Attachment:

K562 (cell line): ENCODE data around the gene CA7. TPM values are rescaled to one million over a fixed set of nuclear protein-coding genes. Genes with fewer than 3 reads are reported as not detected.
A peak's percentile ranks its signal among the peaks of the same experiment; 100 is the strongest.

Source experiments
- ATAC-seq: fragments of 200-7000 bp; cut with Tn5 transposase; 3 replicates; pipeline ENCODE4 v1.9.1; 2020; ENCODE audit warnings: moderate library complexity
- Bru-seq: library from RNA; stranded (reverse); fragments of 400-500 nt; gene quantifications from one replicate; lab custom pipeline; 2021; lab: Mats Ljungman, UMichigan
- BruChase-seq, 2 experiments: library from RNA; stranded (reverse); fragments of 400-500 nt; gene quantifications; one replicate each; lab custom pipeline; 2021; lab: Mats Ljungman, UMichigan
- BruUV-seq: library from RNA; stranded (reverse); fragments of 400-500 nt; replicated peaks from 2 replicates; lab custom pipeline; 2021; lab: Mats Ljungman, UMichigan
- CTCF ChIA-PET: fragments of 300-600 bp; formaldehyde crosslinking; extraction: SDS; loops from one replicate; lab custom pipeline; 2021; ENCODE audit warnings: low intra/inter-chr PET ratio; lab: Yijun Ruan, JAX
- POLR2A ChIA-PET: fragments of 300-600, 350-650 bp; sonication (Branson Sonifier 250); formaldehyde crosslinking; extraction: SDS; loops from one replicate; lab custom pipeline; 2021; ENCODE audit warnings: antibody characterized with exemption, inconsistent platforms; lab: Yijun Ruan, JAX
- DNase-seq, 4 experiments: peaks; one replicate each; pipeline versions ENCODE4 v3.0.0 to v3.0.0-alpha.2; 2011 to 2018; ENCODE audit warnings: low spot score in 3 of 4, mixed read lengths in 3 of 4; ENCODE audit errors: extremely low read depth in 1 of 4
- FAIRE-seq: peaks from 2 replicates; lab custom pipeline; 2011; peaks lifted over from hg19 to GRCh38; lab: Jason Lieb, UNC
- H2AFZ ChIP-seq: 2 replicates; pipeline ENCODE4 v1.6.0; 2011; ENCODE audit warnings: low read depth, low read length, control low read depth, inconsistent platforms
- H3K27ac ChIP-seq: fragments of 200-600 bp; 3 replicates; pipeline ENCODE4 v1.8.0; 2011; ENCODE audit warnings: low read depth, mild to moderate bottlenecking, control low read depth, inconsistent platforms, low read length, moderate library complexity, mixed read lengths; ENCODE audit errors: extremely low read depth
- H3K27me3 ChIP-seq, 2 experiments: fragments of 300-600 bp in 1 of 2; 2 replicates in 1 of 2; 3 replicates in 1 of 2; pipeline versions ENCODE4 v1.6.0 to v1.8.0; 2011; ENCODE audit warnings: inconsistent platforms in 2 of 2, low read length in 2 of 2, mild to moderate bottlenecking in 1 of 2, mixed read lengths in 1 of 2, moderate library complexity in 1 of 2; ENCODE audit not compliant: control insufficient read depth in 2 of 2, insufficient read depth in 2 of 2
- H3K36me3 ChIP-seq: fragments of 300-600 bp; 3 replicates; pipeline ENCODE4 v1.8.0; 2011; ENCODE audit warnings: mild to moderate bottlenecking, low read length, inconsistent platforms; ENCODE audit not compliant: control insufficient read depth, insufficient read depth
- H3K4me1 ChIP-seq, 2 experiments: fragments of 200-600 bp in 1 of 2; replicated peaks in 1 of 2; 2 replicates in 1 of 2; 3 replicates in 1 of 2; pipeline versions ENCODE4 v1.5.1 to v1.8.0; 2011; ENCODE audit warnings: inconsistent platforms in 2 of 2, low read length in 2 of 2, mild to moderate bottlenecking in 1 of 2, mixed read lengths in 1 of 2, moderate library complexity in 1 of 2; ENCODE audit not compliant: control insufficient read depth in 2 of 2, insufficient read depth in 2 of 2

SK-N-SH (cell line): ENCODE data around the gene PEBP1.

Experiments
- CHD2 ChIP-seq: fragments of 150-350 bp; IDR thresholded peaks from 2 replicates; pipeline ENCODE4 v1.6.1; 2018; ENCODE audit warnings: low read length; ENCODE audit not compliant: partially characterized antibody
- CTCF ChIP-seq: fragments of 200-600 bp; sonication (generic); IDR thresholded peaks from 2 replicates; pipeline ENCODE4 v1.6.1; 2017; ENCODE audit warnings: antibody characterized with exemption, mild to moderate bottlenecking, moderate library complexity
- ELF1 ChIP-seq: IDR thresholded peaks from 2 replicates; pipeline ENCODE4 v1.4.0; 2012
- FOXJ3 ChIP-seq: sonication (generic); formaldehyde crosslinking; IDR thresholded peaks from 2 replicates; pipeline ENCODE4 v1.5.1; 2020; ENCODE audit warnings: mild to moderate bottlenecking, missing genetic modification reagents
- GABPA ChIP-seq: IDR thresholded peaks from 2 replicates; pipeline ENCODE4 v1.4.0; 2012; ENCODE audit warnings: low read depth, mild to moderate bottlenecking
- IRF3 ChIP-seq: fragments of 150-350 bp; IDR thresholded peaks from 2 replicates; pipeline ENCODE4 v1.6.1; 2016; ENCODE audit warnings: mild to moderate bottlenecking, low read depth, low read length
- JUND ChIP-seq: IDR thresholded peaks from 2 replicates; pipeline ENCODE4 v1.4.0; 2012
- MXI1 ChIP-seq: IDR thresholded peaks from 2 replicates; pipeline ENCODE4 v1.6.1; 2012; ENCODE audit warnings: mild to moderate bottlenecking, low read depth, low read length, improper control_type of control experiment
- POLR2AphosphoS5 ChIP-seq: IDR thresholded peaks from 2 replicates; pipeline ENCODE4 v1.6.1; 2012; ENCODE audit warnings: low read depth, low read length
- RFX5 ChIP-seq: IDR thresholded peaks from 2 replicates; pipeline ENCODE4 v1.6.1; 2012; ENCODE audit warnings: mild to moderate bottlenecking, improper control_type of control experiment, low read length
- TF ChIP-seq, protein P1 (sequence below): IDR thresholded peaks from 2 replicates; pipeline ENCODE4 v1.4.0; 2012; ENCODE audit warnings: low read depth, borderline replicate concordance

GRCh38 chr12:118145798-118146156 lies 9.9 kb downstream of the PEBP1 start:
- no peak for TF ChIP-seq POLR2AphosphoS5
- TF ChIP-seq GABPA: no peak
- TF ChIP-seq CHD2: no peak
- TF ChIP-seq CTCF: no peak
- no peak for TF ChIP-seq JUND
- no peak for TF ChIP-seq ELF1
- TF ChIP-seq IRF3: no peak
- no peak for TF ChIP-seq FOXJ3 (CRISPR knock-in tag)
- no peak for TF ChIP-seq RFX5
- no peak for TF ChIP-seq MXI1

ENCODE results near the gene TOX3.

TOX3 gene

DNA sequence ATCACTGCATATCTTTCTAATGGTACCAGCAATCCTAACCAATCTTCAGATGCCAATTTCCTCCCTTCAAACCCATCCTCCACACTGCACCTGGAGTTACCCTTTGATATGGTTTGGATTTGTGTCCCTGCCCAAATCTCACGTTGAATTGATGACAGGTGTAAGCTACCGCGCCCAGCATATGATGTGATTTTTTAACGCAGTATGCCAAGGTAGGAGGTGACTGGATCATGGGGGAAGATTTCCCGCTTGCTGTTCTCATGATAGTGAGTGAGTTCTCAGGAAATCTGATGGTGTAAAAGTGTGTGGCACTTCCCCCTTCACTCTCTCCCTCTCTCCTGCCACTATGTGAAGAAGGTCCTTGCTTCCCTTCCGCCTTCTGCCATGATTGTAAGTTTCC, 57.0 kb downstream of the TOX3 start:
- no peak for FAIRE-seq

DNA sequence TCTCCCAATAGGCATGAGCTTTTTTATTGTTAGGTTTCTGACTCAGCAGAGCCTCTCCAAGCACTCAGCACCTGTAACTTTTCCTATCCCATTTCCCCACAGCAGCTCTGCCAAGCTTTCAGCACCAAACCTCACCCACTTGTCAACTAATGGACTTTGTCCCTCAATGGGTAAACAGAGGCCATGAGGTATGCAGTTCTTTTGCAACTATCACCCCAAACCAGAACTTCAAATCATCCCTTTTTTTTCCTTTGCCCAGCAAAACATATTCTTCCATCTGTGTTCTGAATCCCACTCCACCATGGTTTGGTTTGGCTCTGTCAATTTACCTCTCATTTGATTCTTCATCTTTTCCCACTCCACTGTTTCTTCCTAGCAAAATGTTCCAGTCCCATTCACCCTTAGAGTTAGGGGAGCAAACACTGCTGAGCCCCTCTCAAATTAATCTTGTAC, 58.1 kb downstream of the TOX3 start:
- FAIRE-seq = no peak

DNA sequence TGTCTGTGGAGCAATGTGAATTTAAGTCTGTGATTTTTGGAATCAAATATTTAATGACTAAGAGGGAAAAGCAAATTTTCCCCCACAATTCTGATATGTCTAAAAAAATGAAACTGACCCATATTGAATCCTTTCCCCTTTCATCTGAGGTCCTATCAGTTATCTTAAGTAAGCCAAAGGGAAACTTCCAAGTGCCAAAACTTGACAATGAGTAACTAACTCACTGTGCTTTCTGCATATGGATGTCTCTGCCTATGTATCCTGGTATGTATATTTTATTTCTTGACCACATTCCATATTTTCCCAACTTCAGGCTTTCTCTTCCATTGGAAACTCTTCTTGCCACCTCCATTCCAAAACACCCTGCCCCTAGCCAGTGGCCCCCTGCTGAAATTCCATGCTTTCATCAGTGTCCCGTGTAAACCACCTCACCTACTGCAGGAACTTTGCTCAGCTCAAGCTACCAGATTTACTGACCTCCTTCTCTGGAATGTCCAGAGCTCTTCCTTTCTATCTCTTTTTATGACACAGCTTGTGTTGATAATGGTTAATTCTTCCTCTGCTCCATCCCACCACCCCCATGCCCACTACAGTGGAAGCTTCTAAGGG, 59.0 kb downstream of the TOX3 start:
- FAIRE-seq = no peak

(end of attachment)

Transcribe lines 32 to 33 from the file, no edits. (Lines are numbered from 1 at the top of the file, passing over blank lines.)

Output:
- TF ChIP-seq GABPA: no peak
- TF ChIP-seq CHD2: no peak